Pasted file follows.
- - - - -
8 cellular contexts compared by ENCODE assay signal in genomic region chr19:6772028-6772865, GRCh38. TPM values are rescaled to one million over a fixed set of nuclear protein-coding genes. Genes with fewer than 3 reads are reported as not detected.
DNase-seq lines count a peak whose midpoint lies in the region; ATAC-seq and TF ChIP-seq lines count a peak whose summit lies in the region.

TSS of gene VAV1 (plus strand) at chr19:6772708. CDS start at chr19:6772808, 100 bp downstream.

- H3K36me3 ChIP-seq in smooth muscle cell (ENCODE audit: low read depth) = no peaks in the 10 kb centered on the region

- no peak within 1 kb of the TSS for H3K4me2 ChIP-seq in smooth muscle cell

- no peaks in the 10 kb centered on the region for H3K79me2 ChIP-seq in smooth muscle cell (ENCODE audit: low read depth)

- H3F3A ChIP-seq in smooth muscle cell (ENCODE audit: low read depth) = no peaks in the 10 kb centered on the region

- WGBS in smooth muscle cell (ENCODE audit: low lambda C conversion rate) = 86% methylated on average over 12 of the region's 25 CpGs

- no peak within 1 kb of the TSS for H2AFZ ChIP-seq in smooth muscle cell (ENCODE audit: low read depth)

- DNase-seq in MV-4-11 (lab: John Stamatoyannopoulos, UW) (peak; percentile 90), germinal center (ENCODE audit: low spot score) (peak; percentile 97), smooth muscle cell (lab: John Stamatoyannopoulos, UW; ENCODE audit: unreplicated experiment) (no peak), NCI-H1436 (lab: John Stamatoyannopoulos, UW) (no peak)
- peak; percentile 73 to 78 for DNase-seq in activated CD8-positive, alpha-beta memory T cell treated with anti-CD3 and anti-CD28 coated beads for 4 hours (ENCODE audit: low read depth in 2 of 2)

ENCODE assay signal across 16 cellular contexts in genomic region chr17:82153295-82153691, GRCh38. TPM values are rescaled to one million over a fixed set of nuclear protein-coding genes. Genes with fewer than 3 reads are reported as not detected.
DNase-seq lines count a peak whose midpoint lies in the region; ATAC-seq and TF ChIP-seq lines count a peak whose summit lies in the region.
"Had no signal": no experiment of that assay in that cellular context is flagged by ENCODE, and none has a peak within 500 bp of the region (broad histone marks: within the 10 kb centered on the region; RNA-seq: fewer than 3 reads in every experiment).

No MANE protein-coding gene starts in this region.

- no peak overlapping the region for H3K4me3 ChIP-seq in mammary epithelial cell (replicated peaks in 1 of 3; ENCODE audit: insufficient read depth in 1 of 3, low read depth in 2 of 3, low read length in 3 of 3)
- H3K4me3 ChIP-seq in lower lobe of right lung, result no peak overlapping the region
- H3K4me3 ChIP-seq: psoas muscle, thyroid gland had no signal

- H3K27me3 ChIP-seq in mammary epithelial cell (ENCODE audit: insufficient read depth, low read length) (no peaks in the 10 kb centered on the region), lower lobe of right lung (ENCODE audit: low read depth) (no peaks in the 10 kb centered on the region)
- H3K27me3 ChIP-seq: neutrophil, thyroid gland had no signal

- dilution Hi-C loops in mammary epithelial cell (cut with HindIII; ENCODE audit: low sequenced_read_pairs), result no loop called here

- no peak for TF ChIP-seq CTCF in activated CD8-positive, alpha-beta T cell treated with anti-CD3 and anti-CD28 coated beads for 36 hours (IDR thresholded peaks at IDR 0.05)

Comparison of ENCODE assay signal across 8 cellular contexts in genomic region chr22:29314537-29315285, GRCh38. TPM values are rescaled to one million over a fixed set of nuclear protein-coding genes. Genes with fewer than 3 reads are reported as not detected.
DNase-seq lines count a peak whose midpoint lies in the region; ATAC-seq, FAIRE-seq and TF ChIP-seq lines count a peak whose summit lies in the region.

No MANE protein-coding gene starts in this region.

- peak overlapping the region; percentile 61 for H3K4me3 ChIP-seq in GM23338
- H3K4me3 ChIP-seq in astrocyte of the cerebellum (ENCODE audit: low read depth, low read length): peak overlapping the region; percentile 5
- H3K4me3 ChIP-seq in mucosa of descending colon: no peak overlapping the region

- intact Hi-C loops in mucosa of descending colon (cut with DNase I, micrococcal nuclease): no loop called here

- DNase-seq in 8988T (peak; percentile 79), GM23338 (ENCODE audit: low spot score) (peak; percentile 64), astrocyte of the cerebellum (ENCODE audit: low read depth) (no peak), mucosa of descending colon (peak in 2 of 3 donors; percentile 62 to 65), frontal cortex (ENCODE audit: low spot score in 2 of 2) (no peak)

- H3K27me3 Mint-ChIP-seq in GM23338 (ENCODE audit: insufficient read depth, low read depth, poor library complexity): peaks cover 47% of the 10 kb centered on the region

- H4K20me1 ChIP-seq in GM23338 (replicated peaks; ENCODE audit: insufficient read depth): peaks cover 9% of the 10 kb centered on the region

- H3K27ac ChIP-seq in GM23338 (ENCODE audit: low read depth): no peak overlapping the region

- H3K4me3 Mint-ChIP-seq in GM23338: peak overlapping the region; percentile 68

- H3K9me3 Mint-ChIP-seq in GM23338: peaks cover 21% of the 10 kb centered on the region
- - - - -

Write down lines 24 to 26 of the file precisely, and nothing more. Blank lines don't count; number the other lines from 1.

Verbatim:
DNase-seq lines count a peak whose midpoint lies in the region; ATAC-seq, FAIRE-seq and TF ChIP-seq lines count a peak whose summit lies in the region.

No MANE protein-coding gene starts in this region.

- peak overlapping the region; percentile 61 for H3K4me3 ChIP-seq in GM23338